Jumping genes!

This spring, I noticed this striped flower in a stand of feral Hesperis matronis
hesperistransposonStripey flowers! And like almost all striped flower variants, almost certainly caused by transposons, aka jumping genes.

To understand transposons, you can think of genes as instructions. So when making a flower, a plant may be following a gene that says:

MAKE PURPLE PIGMENT

And so it does, and the flower is purple.

You can think of a transposon as a gene that says:

COPY ME!

And so the cell makes a copy of the transposon, and then that copy gets dropped somewhere else in the genome. And sometimes, that new copy of the transposon lands in the middle of a gene that does something important. Like, for example, a gene involved in pigment production. So you get this:

MAKE PUR COPY ME! LE PIGMENT

Which doesn’t make any sense. So now the gene for making the purple pigment doesn’t work. And if that happens in a cell in a flower petal, that part of the flower will be white. And as that cell divides, the new cells resulting from it will also have the transposon in place, making more white cells, producing a white patch or stripe in the flower.

When transposons were first discovered in corn by the great geneticist Barbara McClintock, they were thought to be an oddity, something unusual. As we’ve learned more, it turns out they are ubiquitous. Some 40% of the human genome is thought to be transposons. Usually they are invisible, and have been silenced to prevent their moving around and disrupting other genes. But sometimes they pop up in a flower and make themselves visible, in a beautiful, interesting way.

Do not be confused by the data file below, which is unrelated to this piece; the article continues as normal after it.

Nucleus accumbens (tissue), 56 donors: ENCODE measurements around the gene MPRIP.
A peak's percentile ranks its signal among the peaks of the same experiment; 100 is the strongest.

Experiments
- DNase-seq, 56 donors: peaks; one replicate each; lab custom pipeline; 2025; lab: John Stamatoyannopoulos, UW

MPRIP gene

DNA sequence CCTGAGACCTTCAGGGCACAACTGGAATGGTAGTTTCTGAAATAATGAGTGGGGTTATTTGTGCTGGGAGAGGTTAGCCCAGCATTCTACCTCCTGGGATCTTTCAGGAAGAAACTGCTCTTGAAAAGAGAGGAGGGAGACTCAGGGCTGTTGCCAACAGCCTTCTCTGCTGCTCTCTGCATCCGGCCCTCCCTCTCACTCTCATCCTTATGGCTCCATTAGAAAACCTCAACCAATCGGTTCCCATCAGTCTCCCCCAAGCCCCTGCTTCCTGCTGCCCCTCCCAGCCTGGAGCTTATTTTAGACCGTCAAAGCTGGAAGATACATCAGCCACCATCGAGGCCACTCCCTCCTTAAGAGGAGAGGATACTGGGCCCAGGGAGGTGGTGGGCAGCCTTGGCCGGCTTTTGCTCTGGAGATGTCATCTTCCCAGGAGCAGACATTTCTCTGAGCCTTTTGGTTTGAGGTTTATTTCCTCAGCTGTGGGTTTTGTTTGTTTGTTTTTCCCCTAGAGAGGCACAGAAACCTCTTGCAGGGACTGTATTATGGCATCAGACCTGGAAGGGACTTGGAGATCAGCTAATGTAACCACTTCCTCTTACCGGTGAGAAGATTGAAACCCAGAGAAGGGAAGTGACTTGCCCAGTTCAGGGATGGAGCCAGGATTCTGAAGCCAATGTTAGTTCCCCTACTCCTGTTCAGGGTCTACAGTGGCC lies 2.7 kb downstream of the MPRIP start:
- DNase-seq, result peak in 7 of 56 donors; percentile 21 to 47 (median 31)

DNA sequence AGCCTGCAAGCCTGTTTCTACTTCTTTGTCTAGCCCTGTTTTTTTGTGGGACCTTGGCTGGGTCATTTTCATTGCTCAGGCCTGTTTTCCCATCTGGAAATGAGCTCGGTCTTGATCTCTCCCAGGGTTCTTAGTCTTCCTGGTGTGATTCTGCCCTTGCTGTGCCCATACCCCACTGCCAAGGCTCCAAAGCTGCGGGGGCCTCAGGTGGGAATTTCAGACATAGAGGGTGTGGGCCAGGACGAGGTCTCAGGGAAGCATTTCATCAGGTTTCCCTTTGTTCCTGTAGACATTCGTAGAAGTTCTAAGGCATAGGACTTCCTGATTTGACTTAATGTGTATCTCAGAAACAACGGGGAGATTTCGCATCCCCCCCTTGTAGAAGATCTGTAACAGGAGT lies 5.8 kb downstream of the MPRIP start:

Joseph Tychonievich

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Linda Chalker-Scott

Dr. Linda Chalker-Scott has a Ph.D. in Horticulture from Oregon State University and is an ISA certified arborist and an ASCA consulting arborist. She is WSU’s Extension Urban Horticulturist and an Associate Professor in the Department of Horticulture, and holds two affiliate associate professor positions at University of Washington. She conducts research in applied plant and soil sciences, publishing the results in scientific articles and university Extension fact sheets. Linda also is the award-winning author of five books: the horticultural myth-busting The Informed Gardener (2008) and The Informed Gardener Blooms Again (2010) from the University of Washington Press and Sustainable Landscapes and Gardens: Good Science – Practical Application (2009) from GFG Publishing, Inc., and How Plants Work: The Science Behind the Amazing Things Plants Do from Timber Press (2015). Her latest effort is an update of Art Kruckeberg’s Gardening with Native Plants of the Pacific Northwest from UW Press (2019). In 2018 Linda was featured in a video series – The Science of Gardening – produced by The Great Courses. She also is one of the Garden Professors – a group of academic colleagues who educate and entertain through their blog and Facebook pages. Linda’s contribution to gardeners was recognized in 2017 by the Association for Garden Communicators as the first recipient of their Cynthia Westcott Scientific Writing Award. "The Garden Professors" Facebook page - www.facebook.com/TheGardenProfessors "The Garden Professors" Facebook group - www.facebook.com/groups/GardenProfessors Books: http://www.sustainablelandscapesandgardens.com

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